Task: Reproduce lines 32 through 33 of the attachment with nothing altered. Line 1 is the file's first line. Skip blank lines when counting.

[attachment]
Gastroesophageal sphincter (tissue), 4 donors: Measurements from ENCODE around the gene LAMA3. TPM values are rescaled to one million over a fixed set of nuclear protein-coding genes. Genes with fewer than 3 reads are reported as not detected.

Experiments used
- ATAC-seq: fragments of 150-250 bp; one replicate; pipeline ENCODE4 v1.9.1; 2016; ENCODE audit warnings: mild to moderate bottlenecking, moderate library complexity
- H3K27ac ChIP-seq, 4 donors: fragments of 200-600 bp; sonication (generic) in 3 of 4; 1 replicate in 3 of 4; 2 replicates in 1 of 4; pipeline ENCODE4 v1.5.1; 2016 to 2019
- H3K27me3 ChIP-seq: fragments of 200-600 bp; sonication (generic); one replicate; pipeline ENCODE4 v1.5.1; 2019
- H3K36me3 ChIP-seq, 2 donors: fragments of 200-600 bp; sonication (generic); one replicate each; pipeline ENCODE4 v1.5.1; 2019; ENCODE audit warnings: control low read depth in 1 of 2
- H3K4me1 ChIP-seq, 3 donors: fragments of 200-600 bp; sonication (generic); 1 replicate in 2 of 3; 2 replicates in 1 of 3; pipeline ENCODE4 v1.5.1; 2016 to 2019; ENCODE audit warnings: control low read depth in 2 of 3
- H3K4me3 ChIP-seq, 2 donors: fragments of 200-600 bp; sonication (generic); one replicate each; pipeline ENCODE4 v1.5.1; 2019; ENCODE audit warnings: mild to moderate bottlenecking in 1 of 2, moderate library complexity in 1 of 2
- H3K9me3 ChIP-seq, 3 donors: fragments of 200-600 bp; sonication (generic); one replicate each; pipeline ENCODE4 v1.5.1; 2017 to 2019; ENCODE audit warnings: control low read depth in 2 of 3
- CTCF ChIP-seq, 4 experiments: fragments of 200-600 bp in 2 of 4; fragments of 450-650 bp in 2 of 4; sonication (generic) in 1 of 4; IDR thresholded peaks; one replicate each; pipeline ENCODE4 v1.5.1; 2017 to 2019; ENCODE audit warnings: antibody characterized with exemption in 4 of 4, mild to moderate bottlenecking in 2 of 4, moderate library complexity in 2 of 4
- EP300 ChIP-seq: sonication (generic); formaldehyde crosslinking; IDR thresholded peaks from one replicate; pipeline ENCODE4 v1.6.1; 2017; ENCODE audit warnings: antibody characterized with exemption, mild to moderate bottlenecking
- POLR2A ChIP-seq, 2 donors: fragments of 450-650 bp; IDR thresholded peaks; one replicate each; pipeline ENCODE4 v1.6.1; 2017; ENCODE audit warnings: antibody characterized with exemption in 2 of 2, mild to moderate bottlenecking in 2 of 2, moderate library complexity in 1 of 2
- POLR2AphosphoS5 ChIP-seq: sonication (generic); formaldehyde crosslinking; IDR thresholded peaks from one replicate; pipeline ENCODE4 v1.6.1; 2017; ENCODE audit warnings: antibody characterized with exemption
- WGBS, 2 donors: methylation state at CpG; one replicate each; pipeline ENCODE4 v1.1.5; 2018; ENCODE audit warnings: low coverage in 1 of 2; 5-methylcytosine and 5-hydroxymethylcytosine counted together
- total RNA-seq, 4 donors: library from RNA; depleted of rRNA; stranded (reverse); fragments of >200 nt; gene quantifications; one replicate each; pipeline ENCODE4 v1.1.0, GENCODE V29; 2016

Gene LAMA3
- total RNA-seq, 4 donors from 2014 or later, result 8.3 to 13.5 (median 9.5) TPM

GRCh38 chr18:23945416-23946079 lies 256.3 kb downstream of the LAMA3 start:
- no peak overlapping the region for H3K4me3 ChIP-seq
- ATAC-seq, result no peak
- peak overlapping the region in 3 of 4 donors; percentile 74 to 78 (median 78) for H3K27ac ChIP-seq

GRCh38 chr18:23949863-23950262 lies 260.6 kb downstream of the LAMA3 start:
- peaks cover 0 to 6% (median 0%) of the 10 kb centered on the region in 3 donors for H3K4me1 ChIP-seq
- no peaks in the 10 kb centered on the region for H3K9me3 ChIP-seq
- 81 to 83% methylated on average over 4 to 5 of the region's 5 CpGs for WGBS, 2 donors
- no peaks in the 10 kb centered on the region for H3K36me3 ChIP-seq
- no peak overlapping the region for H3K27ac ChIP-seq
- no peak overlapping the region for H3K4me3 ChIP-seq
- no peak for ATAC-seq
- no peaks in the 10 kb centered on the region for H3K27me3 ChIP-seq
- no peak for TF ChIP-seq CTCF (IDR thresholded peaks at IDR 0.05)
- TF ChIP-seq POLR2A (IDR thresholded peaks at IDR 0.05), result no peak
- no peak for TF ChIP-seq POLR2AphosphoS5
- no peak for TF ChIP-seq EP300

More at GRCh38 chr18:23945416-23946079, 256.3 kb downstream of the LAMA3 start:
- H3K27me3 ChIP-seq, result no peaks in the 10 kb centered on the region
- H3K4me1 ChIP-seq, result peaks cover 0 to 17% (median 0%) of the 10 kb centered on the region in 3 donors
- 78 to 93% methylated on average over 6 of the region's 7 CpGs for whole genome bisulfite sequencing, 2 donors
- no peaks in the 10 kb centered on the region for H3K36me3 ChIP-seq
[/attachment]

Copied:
- TF ChIP-seq POLR2A (IDR thresholded peaks at IDR 0.05), result no peak
- no peak for TF ChIP-seq POLR2AphosphoS5